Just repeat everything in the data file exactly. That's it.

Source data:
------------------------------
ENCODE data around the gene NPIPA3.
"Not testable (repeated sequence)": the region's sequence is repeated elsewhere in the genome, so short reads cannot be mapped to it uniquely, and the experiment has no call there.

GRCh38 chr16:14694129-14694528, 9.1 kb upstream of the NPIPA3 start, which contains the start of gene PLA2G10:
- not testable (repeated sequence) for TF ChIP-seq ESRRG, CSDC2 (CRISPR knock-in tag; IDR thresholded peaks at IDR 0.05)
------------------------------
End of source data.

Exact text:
ENCODE data around the gene NPIPA3.
"Not testable (repeated sequence)": the region's sequence is repeated elsewhere in the genome, so short reads cannot be mapped to it uniquely, and the experiment has no call there.

GRCh38 chr16:14694129-14694528, 9.1 kb upstream of the NPIPA3 start, which contains the start of gene PLA2G10:
- not testable (repeated sequence) for TF ChIP-seq ESRRG, CSDC2 (CRISPR knock-in tag; IDR thresholded peaks at IDR 0.05)